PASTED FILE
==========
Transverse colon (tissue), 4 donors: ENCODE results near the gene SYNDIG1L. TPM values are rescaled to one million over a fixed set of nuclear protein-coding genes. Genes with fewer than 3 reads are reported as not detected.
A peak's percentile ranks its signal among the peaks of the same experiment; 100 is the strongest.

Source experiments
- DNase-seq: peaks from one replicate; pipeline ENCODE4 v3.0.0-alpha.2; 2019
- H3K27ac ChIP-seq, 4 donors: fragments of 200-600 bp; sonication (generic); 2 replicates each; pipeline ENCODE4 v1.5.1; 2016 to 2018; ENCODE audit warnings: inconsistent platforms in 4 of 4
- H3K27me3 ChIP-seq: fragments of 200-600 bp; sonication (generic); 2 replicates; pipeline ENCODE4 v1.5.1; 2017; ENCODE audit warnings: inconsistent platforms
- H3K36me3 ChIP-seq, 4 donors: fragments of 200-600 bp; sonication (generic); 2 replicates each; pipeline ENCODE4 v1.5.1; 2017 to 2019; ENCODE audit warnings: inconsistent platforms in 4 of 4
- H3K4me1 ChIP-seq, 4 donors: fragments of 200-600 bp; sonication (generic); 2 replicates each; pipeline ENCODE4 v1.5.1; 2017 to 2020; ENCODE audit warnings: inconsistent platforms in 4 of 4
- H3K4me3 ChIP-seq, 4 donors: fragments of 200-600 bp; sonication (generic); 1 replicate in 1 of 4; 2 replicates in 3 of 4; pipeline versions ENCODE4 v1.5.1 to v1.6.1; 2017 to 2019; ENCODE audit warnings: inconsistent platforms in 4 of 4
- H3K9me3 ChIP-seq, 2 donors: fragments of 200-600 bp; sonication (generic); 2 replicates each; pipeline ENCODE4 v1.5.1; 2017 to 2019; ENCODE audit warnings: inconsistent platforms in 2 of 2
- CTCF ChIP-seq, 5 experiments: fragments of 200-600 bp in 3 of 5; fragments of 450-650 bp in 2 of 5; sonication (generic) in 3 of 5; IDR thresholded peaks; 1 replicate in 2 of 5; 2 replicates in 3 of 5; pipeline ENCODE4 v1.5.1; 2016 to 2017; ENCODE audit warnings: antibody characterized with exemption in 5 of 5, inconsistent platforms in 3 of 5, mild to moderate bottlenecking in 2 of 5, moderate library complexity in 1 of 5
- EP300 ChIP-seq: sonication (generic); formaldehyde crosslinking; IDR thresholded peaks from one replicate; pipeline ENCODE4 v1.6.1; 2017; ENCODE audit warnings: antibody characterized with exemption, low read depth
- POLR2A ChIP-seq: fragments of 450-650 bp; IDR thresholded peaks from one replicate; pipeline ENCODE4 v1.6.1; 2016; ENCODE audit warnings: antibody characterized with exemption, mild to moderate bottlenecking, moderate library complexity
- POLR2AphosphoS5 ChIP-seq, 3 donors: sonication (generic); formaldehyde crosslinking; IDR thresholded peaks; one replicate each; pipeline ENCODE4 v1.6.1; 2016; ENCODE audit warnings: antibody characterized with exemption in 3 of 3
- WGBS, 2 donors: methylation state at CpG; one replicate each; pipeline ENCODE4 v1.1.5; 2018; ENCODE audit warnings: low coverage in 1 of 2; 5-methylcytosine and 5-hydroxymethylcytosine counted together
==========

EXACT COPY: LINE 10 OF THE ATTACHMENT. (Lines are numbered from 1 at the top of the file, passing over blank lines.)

- H3K9me3 ChIP-seq, 2 donors: fragments of 200-600 bp; sonication (generic); 2 replicates each; pipeline ENCODE4 v1.5.1; 2017 to 2019; ENCODE audit warnings: inconsistent platforms in 2 of 2